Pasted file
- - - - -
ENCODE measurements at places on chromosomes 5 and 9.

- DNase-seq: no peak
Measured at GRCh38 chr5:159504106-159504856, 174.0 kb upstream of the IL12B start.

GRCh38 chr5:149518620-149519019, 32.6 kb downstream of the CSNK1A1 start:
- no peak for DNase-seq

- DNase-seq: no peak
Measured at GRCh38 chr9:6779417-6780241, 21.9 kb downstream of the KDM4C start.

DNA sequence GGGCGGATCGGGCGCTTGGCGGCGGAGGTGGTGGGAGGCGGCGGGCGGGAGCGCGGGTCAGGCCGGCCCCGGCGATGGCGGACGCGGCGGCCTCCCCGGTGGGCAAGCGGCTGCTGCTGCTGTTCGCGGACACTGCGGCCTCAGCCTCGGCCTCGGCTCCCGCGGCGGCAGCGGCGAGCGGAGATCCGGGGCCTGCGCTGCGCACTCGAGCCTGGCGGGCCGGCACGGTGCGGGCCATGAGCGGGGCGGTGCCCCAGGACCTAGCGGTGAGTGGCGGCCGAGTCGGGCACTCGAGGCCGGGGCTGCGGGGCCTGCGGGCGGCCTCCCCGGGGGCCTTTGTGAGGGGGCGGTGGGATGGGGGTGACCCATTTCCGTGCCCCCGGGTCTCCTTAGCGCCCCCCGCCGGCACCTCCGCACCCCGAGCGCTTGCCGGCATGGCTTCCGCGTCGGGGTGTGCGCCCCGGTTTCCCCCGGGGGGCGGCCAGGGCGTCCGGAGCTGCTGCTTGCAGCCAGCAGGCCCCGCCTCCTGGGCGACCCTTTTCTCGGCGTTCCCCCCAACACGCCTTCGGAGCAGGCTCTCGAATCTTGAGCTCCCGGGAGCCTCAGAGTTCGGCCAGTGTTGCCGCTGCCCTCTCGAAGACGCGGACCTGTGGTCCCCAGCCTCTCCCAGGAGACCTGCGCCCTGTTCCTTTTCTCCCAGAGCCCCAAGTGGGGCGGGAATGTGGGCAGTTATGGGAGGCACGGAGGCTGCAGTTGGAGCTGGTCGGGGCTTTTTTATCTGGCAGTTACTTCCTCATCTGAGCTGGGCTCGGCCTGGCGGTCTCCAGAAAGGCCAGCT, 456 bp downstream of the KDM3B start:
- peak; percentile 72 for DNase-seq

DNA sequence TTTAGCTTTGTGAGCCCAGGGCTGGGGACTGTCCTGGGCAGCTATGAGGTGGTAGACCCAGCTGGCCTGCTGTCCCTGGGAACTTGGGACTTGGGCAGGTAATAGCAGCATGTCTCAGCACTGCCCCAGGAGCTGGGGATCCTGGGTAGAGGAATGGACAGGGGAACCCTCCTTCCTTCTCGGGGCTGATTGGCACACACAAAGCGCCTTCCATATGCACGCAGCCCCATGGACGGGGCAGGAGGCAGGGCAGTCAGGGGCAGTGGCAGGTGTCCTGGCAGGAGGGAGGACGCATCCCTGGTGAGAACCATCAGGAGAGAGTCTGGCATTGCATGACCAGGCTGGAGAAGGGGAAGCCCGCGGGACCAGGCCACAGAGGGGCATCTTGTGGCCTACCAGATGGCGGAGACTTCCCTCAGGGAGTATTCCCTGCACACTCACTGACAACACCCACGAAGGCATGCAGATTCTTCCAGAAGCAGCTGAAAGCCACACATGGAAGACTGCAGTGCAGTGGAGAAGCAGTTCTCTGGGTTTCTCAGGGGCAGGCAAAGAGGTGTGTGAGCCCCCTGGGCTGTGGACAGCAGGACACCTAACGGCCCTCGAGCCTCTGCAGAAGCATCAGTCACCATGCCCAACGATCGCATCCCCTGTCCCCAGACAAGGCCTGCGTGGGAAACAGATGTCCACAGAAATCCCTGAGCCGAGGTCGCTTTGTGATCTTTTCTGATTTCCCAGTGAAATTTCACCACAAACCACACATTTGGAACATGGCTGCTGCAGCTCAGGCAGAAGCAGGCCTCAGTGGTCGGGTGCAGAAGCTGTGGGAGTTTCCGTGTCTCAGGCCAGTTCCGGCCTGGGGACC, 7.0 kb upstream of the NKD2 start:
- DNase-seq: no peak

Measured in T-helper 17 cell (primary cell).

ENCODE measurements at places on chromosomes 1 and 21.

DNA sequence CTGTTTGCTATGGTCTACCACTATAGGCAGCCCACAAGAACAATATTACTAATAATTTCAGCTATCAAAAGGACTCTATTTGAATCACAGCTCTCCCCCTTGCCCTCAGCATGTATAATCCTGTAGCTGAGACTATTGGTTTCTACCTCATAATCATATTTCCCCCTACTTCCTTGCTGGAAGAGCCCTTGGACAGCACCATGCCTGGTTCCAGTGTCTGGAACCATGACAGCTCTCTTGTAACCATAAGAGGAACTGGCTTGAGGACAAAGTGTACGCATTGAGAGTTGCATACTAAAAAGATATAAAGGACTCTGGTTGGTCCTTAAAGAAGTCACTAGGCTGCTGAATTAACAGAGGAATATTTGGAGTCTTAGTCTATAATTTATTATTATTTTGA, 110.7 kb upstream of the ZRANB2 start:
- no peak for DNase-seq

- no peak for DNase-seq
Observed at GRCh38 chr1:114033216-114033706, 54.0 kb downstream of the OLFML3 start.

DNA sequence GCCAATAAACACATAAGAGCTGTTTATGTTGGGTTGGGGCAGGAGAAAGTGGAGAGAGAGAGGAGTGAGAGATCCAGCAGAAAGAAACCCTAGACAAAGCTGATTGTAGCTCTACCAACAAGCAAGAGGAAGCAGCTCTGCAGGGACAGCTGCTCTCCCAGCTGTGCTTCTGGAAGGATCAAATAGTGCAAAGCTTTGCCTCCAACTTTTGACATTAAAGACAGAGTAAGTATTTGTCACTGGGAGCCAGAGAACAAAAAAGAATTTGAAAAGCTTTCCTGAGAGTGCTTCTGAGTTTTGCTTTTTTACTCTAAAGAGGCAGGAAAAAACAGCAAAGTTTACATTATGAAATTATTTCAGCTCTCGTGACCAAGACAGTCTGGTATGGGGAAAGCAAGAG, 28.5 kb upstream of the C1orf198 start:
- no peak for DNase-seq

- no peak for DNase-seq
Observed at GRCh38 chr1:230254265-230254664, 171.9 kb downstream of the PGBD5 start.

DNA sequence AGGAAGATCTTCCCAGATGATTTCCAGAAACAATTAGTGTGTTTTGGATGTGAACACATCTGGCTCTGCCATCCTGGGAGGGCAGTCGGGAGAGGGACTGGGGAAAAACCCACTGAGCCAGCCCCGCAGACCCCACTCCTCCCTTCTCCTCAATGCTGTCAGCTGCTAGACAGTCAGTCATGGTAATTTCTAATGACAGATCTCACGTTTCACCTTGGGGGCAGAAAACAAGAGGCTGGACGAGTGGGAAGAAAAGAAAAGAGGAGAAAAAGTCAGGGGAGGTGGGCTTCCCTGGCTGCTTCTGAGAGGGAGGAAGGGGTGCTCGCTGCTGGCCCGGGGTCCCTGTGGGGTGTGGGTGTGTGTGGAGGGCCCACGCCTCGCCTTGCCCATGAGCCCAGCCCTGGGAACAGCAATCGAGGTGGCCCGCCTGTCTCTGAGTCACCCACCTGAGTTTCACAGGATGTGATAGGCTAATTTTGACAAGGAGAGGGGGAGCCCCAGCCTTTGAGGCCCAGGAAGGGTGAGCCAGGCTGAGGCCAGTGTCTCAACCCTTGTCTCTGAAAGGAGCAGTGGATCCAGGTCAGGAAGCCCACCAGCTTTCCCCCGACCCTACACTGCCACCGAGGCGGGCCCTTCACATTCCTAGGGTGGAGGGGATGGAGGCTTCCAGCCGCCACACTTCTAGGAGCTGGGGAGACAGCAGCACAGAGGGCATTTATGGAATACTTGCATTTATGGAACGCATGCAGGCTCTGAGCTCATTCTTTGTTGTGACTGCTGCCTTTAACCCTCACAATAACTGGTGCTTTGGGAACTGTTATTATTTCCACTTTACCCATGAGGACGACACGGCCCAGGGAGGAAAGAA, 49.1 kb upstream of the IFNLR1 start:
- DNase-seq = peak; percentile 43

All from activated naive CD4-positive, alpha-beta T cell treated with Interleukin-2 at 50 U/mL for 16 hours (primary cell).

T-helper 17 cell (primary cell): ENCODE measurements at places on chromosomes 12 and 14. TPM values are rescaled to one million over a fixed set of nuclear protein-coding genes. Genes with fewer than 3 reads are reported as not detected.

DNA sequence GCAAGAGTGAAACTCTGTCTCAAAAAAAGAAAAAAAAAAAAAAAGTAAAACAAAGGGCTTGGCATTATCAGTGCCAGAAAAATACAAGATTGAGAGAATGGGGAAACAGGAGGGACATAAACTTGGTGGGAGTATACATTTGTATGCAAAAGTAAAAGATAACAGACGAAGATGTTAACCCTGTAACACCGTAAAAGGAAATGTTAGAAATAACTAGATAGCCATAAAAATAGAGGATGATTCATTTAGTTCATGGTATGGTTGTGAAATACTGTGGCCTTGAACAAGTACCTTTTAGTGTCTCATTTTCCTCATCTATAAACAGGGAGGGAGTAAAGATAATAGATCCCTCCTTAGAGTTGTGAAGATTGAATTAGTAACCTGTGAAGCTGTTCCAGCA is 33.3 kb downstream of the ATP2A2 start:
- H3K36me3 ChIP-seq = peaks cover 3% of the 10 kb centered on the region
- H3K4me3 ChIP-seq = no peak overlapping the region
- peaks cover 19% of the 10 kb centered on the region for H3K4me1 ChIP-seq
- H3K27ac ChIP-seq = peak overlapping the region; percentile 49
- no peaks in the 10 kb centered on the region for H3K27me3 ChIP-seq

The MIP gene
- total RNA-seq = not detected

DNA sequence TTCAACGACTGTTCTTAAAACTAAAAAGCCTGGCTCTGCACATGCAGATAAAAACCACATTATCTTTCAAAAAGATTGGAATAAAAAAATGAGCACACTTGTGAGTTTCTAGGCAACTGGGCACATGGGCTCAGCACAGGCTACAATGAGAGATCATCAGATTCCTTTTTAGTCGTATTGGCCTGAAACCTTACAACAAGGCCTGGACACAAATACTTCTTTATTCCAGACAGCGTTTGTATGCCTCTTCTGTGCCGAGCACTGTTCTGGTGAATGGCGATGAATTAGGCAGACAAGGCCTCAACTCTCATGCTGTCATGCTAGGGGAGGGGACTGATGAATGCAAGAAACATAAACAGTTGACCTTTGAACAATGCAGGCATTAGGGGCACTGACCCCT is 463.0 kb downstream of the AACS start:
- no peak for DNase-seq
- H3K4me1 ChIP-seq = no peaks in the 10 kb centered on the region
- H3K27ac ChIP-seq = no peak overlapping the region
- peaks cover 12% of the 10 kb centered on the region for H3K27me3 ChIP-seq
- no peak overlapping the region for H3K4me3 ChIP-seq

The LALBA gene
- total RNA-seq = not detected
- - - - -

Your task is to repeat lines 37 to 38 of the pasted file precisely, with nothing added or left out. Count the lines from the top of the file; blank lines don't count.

- H3K27ac ChIP-seq = no peak overlapping the region
- peaks cover 12% of the 10 kb centered on the region for H3K27me3 ChIP-seq